CLEVELAND (AP) — St. Louis Cardinals outfielder Matt Holliday has left a game against Cleveland after he was hit by a pitch from Corey Kluber.
Holliday, the third batter in Wednesday’s game, was hit on the left elbow by a 94 mph fastball. He backed away from the plate after being hit, removed his helmet and fell to one knee in pain.
Cardinals manager Mike Matheny and a trainer checked on Holliday, who slowly walked to first base.
Holliday remained in the game temporarily, but was replaced in left field by Pete Kozma in the second inning.
Cardinals pitcher John Lackey hit Jason Kipnis in the back in the fourth inning. Plate umpire Mike Everitt issued warnings to both teams, which led to the ejection of Indians manager Terry Francona, who vehemently argued with Everitt and crew chief Tim Welke.
ARLINGTON, Texas (AP) — Kansas City reliever Kelvin Herrera returned to the team Wednesday after serving a six-game suspension.
The right-hander was suspended five games for throwing at Oakland’s Brett Lawrie on April 19. He got another two-game ban for his part in a brawl with the Chicago White Sox four days later.
The suspension for throwing at Lawrie was upheld on appeal, while the penalty in the Chicago brawl was reduced to one game.
The hard-throwing Herrera is 0-1 with a 2.19 ERA in 13 games. He last pitched May 6 against Cleveland.
Manager Ned Yost said Herrera’s impending return allowed him to use Greg Holland for a second inning after the right-hander blew a save Tuesday against Texas. Holland got the win in a 7-6 victory.
CLEVELAND (AP) — The St. Louis Cardinals took clutch hitting to an extreme in Tuesday night’s 8-3 victory over the Cleveland Indians.
St. Louis scored all its runs as the result of two-out hits, including a three-run homer in the eighth by Matt Holliday that broke the game open.
Matt Carpenter, returning after missing three games because of fatigue, was 2 for 5, including an RBI single that preceded Holliday’s home run. Mark Reynolds added a two-run single in the second.
Holliday, who had four RBIs, knows two-out hits that score runs can be especially deflating to the opposing team.
“As a defensive player or a pitcher those hurt,” he said. “Pitchers, particularly, it kind of takes the wind out of their sails.”
Lance Lynn (2-3) pitched six scoreless innings, holding Cleveland to four hits and striking out nine.
“You want to go more (innings), always, but you’ll take it,” Lynn said. “A win’s a win. That’s all that matters.”
Lynn loaded the bases with one out in the fifth, but struck out Michael Brantley and Brandon Moss, the third and fourth hitters.
Holliday, who has reached base safely in each of his 30 games, had an RBI single in the fifth inning before his three-run blast off Scott Atchison.
“Overall, relentless at-bats are the goal regardless of what the situation is,” Cardinals manager Mike Matheny said. “We had some guys come up big.”
Carlos Carrasco (4-3) allowed four runs in 6 2-3 innings as the Indians failed again to win consecutive games. Cleveland has won two straight once, the second and third games of the season.
The Indians, trailing 4-0, scored three times in the seventh. Run-scoring doubles by Jason Kipnis, Brantley and pinch-hitter Ryan Raburn got Cleveland back in the game, but St. Louis scored four runs in the eighth.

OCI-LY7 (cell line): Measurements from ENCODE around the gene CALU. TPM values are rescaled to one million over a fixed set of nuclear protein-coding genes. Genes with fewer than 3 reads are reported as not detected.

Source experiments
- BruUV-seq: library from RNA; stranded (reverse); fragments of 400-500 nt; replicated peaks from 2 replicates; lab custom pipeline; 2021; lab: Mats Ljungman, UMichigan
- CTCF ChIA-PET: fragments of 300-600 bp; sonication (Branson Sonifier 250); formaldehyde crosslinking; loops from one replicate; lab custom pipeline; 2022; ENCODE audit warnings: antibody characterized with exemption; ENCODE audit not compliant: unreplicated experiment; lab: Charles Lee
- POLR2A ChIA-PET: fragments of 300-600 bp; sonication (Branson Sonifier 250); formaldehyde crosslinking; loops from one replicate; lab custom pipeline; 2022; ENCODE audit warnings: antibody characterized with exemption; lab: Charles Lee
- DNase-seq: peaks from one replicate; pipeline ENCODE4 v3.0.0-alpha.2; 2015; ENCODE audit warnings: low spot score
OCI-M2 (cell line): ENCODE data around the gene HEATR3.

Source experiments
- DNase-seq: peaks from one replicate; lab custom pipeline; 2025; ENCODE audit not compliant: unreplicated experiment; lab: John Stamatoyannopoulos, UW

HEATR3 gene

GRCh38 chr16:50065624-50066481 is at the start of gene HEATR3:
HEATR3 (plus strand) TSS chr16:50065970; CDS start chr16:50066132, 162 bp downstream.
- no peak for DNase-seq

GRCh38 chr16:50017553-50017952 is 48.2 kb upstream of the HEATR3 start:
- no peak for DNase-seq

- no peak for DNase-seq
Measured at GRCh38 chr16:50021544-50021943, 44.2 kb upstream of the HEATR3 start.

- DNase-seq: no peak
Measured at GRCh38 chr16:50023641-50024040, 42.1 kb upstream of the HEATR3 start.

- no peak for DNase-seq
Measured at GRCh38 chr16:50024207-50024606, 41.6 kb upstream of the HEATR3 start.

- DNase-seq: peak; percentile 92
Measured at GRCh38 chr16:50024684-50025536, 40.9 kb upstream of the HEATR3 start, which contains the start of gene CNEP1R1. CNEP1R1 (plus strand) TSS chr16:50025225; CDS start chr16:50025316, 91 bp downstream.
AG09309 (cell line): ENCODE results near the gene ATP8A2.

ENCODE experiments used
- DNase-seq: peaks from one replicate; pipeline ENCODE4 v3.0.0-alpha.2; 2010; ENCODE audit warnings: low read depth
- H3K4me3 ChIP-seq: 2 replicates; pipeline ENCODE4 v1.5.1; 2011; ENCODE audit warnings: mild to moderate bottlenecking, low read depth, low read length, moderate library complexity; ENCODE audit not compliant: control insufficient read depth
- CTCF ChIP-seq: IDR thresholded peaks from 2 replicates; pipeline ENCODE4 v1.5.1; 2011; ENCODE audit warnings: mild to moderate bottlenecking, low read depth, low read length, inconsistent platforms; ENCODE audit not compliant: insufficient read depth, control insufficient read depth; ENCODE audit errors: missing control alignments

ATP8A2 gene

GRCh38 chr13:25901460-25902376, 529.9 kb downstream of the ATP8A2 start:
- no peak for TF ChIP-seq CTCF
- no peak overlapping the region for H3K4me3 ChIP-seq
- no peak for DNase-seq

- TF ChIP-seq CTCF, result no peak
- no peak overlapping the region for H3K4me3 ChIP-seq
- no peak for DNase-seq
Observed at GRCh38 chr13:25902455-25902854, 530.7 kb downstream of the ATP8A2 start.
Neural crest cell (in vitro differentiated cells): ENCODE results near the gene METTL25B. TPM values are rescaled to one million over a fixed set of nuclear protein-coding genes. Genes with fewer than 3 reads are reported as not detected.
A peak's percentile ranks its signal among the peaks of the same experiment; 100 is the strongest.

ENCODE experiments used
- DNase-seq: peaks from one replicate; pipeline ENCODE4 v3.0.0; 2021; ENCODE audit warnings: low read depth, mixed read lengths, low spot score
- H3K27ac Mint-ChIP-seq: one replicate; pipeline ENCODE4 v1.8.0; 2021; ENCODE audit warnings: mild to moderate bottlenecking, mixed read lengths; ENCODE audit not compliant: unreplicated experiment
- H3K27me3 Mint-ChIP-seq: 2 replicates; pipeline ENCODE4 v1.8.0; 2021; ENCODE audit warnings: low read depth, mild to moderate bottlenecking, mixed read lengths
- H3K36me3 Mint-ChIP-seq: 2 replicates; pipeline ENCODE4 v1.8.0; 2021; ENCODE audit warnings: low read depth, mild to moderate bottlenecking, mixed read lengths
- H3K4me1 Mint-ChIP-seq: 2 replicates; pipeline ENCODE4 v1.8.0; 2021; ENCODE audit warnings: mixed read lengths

The Cardinals, who dropped the last two of a weekend series in Pittsburgh, avoided their first three-game losing streak of the season.
Reynolds, who had three hits, put the Cardinals on top with his single in the second.
Lynn was struck on the right hand by David Murphy’s hard grounder to the mound in the second, but he remained in the game.
St. Louis catcher Yadier Molina, who had two hits, left the game in the ninth inning with tightness in his upper back and shoulder area. Tony Cruz pinch-hit for Molina in the ninth.
Carpenter returned to third base and his familiar second spot in the order. He was hitless in his first three at-bats, but doubled and scored in the seventh before his RBI single in the eighth.
“The first time stepping in the box always feels a little foreign, but it usually comes back pretty quickly,” he said. “I hated not being able to play this game. I love being out here with these guys.”
Matheny wasn’t surprised Carpenter was sharp in his return.
“I don’t think anybody is,” Matheny said. “He’s so good, that’s kind of the expectation. That’s something he puts on himself.”
Cardinals: OF Jon Jay (sore thumb) didn’t start for the second straight game, but was available to pinch-hit.
Indians: C Yan Gomes (sprained right knee) did work out of the crouch, threw and ran the bases Tuesday.
Cardinals: RHP John Lackey is coming off his best start of the season against the Cubs on May 7. He struck out a season-high 10 and allowed one run in 7 2-3 innings.
Indians: RHP Corey Kluber is 0-5 with a 5.04 ERA in seven starts after winning the AL Cy Young Award last season. He has allowed 38 hits in 23 innings and has a 7.43 ERA in his last four starts.
by Stephen Hawkins, AP
ARLINGTON, Texas (AP) — Alex Gordon put the Kansas City Royals back ahead in a flash, and Greg Holland made good on his second chance.
Gordon homered on the first pitch of the 10th inning and the Royals beat the Texas Rangers 7-6 Tuesday night.
“I just said if I get a good pitch to hit, a fastball down the middle or something, I’m just going to get a good swing on it,” Gordon said.
And he did, greeting reliever Stolmy Pimentel (0-1) by pulling a fastball into the seats down the right-field line.
Eric Hosmer and Mike Moustakas also homered for the AL Central leaders, who went ahead on an RBI groundout by Lorenzo Cain in the ninth. Adrian Beltre’s two-out RBI single in the bottom half off Holland tied the game for the fourth time.
“The home runs by (Moustakas) and Gordon were big, but just the ability to come in and trade punches with them was good,” Royals manager Ned Yost said. “Now that it’s finally shown itself, the power that we have, it’s huge.”
After blowing his first save in seven chances this year, Holland (1-0) returned to throw a perfect 10th. It was the right-hander’s first outing this season that lasted more than one inning.
Gordon also made a nifty defensive play in the seventh. The Gold Glove left fielder picked up Elvis Andrus’ grounder through the infield and threw an off-balance strike to third to get Shin-Soo Choo, who was trying to advance from first base.